We were exhausted by thoughts plaguing our minds. Mine was the dream that had haunted me, in one form or another. For Papa J, it was the thought of seeing his dead brother later that day. We sat in our Lumina, with donuts and large coffee’s, the horizon was still a solid line as we entered Alberta. Medicine Hat was not far away, and our secret fears that managed to lie still thus far, began to stir.
I never wanted to attend another funeral, ever. I thought they were too traditional and showy. Everyone dressed up and “celebrated”. We found our own ways skip past death. We didn’t search for reasons, rather felt finding meaning was enough.
Cancer had no meaning to me. It destroyed my father, a man who endured war, endured the sea; endured a life’s worth of work, endured children. He even endured our tears. How could he do that? Cancer was not so much a disease; rather it was a bullet shot through my father, hitting everyone else in one way or another. Horrified as I was, I had to see someone else go through that.
I never wanted to see another person when I hopped that train in Toronto. Now I had to face my nightmare all over again.
Who do we think we are, so quick to give into the morbid afterthoughts of death? Let the dead lie. They are not the side-show, we are. I began to formulate my escape. There was no way I would be a part of the equation. It was the very equation that I was running from.
“Were you there when he died?”
The words shook me to the most inner parts of my being.
“Your father, were you there?” Papa J. said, staring at the highway.
“You talk in your sleep. You have bad dreams. I know enough to ask. Besides, I figure you and I have become old friends. I need to know what it was like, because, as old as I am I have never seen a family member dead. My parents were both cremated before I got back, and I preferred it that way. But my brothers wife wants to do open casket, and I’m scared son. More than I can admit. So, if you don’t mind helping me out…” He broke off.
I did mind in fact. I minded a lot. Those images of my dad were not easily erasable, though I had been able to fog them over. I felt like jumping out of the car, but something caught my eye. Papa J. holding onto the wheel like it was life itself. His knuckles were so white I swear it was bone. My heart sank as I saw the little brother in him, and realized my world was far bigger than the backyard of my mind.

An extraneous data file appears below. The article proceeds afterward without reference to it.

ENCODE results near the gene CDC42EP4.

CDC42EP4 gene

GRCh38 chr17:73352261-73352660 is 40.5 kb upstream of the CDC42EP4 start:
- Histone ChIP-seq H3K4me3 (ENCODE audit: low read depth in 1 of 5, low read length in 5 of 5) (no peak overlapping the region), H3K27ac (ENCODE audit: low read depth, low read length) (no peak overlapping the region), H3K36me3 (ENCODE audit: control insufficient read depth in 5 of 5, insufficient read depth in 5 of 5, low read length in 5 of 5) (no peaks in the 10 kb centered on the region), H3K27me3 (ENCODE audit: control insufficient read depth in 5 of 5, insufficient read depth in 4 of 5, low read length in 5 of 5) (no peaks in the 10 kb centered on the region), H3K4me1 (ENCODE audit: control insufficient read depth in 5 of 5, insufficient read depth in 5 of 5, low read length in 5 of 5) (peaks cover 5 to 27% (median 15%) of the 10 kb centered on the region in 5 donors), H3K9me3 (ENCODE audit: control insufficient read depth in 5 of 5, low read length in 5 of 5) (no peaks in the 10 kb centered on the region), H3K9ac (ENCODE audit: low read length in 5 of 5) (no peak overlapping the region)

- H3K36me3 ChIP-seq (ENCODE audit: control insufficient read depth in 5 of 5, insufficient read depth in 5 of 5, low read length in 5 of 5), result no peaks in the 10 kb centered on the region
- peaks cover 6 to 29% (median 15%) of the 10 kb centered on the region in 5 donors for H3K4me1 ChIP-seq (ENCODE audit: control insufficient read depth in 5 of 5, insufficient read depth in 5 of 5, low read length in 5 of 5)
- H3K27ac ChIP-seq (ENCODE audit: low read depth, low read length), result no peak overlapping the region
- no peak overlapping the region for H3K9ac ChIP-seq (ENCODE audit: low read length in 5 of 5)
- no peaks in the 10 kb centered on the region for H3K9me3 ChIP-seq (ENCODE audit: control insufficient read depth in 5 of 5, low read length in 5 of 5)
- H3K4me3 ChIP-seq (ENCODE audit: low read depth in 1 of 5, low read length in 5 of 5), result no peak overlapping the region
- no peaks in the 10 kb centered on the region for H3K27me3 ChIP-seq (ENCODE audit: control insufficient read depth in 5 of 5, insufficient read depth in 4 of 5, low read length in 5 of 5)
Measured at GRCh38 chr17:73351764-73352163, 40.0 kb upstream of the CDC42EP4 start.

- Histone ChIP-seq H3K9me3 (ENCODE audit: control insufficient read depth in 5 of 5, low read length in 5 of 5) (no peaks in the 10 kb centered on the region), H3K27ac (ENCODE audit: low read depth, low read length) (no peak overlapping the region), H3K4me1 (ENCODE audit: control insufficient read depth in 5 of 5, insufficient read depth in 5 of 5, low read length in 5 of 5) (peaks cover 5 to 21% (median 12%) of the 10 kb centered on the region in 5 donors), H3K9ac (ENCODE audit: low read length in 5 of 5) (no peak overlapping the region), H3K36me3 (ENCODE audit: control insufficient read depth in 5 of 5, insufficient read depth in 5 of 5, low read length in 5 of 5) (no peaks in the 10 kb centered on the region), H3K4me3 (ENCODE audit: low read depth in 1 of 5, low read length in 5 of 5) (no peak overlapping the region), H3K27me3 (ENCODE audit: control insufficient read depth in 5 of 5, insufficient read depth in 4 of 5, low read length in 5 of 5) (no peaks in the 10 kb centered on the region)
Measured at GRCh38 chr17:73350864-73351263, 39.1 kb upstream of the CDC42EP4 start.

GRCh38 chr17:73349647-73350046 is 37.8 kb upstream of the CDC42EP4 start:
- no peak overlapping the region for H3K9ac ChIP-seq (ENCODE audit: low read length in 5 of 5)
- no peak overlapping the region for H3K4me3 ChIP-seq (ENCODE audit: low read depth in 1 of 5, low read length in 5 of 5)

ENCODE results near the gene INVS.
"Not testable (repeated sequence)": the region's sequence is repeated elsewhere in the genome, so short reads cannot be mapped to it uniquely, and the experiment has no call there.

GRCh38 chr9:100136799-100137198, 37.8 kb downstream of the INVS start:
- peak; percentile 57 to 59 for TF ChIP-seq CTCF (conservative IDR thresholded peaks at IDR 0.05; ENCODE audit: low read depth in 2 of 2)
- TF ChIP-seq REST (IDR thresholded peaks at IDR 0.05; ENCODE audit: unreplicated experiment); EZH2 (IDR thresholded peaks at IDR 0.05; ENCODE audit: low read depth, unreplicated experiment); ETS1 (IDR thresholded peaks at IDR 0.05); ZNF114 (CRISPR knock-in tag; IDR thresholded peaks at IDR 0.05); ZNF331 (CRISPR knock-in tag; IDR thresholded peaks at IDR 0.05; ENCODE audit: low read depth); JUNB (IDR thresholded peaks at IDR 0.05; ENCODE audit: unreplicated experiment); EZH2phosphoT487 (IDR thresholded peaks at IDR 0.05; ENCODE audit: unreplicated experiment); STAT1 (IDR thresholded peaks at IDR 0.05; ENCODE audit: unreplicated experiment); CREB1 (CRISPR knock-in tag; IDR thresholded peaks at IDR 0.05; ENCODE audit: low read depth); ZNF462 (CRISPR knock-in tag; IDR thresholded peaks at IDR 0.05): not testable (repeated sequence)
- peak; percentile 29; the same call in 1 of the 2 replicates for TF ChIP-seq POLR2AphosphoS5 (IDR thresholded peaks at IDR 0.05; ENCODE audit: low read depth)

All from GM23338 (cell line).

“It was surreal.” I began, slowly. “I remember how cold it looked outside. The Grand River wasn’t frozen anymore, but blocks of ice were churning their way down river. My mother and sister were at my father’s side. He wasn’t really conscious; drugs, you know. His body was shutting down. We all saw it, but said nothing. I couldn’t look at my mother, with her silent tears. My sister was holding on, but I saw daddy’s little girl, full of fear. I couldn’t look at any of them. Instead, I looked at a basket of fruit given by someone I didn’t know. It’s one of those token gifts you give when there is nothing to give. The apples looked fake, the pineapple was delicious.
When my dad died, it didn’t sink in. He stopped breathing but that didn’t seem like the end; funny how hope is not trumped by our last breath. I felt hopeful for a minute. Then I wailed. I hurt from a depth I had never known. As my father’s arms twitched, I screamed Daddy! Everyone in Oncology must have heard. Nothing prepares you for what it looks like, no movie, no book, and no pep talk in a car. It hurts, no matter what. The only thing that really helped me focus was that stupid basket of fruit. I recall staring at the dumb card stuck into it. “Get well”. It was meant more for me than my dad all of a sudden. Like I said, it was surreal.”
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